While world number one and defending champion Djokovic has not dropped a set in his four matches in Paris, Nadal needed five sets to get the better of Felix Auger-Aliassime on Sunday.

Nadal had to draw on all of his fight, skill and experience to see off the Canadian in an enthralling contest that had spectators on the edge of their seats for four hours and 21 minutes.

Djokovic beat Nadal in four sets the last time they faced each other in this tournament last year and the Serb went on to be crowned French Open champion for the second time.

The top seed from Belgrade would move level with Nadal's haul of major crowns if he triumphs at Roland Garros once again on Sunday.

Djokovic holds a superior record of 30-28 in his head-to-head with Nadal, but the latter has won seven of their nine matches at Roland Garros.

Nadal started his favourite tournament with only five matches on clay under his belt this season after recovering from a foot injury, but he is relishing the challenge of facing one of his biggest rivals.

He said: "I didn't play this kind of matches for the last three months, so it's going to be a big challenge for me. Of course he already won I think nine matches in a row, winning in Rome and now winning here in straight sets every match.

"Probably he will be confident. I know what my situation is, and I accept it well. I am gonna fight for it, that's it."

Djokovic hopes being the fresher of the two will be crucial.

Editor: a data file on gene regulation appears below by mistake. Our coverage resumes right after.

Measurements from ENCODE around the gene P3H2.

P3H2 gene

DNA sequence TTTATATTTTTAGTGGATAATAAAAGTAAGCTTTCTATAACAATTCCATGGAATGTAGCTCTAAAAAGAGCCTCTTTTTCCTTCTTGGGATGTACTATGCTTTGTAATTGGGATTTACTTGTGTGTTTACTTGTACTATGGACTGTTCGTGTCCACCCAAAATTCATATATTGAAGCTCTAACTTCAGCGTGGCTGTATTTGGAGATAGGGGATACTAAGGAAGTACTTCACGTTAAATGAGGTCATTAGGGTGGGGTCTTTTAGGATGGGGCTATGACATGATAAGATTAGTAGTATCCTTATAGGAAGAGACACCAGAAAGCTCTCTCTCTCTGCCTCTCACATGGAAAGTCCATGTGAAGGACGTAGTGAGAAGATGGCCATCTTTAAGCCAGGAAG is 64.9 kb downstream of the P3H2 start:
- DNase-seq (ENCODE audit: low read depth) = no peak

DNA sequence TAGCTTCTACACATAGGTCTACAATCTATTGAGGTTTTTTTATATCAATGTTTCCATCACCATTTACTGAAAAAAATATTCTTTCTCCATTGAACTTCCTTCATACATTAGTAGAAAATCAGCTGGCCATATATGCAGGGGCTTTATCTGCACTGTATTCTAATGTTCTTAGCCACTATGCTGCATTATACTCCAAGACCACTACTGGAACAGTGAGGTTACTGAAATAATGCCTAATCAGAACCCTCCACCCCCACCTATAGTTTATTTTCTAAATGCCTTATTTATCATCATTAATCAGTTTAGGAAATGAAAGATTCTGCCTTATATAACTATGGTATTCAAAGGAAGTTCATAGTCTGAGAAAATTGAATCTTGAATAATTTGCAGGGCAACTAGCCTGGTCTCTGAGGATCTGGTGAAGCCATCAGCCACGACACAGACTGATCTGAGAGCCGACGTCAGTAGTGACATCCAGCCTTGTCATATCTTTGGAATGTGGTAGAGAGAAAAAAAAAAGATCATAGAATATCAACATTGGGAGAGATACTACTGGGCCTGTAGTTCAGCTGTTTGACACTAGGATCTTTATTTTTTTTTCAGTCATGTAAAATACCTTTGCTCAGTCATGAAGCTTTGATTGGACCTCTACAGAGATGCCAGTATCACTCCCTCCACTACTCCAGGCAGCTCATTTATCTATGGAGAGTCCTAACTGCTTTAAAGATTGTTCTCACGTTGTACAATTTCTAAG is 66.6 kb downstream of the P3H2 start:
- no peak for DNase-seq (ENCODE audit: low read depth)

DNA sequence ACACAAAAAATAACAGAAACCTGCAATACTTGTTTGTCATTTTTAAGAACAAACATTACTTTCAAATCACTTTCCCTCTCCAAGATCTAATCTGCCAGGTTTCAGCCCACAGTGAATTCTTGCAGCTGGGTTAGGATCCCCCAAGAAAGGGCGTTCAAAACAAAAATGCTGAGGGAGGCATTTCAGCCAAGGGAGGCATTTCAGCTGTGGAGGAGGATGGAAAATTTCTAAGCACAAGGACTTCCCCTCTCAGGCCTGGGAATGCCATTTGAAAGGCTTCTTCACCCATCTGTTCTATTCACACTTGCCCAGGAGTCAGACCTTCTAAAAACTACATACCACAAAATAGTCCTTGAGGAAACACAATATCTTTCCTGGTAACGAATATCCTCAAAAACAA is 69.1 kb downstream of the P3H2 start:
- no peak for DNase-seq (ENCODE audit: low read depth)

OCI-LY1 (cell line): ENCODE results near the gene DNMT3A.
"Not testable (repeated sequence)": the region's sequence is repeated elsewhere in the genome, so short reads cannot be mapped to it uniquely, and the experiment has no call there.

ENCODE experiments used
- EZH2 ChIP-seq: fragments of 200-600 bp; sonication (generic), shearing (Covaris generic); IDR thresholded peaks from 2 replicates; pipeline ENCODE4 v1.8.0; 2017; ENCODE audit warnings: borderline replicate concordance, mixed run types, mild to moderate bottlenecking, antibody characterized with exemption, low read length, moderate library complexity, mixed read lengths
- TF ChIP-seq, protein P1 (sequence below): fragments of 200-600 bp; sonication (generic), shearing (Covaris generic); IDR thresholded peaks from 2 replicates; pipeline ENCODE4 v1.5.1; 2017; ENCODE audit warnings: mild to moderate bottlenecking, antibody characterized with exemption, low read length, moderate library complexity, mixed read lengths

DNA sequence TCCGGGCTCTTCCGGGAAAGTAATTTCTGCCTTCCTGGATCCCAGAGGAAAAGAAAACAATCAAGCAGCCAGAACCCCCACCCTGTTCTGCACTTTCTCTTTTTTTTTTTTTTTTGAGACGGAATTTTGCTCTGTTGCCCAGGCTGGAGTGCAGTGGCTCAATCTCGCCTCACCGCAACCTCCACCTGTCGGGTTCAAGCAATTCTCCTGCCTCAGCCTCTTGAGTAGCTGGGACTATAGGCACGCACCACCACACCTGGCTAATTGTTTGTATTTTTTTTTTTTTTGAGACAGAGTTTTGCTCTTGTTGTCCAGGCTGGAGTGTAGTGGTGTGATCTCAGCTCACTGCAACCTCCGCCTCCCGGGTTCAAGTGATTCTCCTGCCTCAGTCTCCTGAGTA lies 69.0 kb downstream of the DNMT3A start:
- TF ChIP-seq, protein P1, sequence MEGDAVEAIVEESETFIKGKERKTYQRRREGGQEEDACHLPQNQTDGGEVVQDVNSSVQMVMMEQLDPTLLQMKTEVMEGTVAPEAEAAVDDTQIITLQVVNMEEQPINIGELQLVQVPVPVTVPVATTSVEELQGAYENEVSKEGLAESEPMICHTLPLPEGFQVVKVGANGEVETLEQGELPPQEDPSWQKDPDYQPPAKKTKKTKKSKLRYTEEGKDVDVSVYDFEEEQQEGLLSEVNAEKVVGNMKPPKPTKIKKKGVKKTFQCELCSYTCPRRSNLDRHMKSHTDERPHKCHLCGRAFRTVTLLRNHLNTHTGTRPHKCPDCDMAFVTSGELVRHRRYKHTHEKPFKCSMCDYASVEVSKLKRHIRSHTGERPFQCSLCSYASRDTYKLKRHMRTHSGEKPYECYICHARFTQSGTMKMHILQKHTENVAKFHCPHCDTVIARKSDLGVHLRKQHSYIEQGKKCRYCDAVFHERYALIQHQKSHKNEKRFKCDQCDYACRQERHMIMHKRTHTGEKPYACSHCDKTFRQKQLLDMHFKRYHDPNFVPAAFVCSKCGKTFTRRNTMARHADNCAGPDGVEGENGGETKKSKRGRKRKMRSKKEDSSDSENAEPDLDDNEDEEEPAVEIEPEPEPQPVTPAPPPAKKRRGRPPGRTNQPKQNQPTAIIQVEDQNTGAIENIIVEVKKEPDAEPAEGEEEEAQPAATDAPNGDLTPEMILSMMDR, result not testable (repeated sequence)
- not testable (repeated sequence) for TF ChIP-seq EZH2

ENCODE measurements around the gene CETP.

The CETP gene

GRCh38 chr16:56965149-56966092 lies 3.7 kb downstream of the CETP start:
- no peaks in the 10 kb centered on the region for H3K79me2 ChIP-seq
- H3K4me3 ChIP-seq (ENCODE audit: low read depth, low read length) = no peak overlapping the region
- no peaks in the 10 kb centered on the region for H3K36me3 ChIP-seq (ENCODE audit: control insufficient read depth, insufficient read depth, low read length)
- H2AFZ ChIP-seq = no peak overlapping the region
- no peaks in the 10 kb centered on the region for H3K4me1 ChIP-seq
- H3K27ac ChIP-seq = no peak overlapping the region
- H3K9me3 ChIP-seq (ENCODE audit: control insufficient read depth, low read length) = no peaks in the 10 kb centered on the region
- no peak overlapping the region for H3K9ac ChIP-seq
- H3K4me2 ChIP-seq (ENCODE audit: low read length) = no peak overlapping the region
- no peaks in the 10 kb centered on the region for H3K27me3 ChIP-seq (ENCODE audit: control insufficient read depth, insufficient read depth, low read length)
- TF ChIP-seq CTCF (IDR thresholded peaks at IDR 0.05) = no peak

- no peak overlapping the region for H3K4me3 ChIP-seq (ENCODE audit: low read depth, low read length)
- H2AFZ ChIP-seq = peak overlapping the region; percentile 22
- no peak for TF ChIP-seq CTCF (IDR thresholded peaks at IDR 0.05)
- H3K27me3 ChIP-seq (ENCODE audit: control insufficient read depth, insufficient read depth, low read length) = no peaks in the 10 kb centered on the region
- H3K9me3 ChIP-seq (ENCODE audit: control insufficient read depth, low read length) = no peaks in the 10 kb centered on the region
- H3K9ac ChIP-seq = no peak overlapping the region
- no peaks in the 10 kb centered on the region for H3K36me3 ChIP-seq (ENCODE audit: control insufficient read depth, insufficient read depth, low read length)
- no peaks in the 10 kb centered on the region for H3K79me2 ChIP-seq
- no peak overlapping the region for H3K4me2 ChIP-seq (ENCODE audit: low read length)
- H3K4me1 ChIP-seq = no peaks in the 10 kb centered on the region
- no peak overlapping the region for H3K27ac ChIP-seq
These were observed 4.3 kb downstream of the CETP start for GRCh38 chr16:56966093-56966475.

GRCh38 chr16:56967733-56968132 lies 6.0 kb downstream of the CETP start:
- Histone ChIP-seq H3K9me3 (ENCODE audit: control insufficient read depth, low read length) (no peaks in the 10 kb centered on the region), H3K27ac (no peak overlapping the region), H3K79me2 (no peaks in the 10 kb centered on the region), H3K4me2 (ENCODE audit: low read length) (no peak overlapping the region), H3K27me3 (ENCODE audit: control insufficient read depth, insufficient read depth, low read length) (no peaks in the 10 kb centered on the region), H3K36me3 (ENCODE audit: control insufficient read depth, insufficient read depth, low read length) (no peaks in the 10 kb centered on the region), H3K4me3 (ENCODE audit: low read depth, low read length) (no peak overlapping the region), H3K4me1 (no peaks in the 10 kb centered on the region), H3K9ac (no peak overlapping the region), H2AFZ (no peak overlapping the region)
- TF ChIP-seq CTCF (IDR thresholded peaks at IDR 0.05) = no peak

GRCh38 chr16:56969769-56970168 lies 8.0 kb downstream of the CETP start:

"Nadal is obviously a well-anticipated match I think when the draw came out for a lot of people. I'm glad that I didn't spend too much time on the court up to quarter-finals, knowing that playing him in Roland Garros is always a physical battle, along with everything else," he said.

"It's a huge challenge and probably the biggest one that you can have here in Roland Garros."

While Djokovic did not spend much time on court in the first week in Paris, he could be in for a late night when the two tussle in what could be yet another epic.

Daria Kasatkina feels she has cut the "kid bulls***" out of her game after securing a straight-sets win over Camila Giorgi to reach the French Open quarter-finals.

The Russian delivered a convincing 6-2 6-2 victory over the Italian with a convincingly mature performance, to reach the last eight at Roland Garros for the second time in her career.

Kasatkina has yet to drop a set and has conceded just 14 games across her four matches at Roland Garros so far.

The 20th seed has previously spoken about wanting to showcase a more mature approach to her game, and mooted that she has increased her focus in her overall performances.

"Why are you asking me this?" Kasatkina quipped in her post-game briefing before laughing when asked in what ways she has matured – and where she has not.

"I want to say I've become much more mature and that's it. [I'm] not thinking how exactly.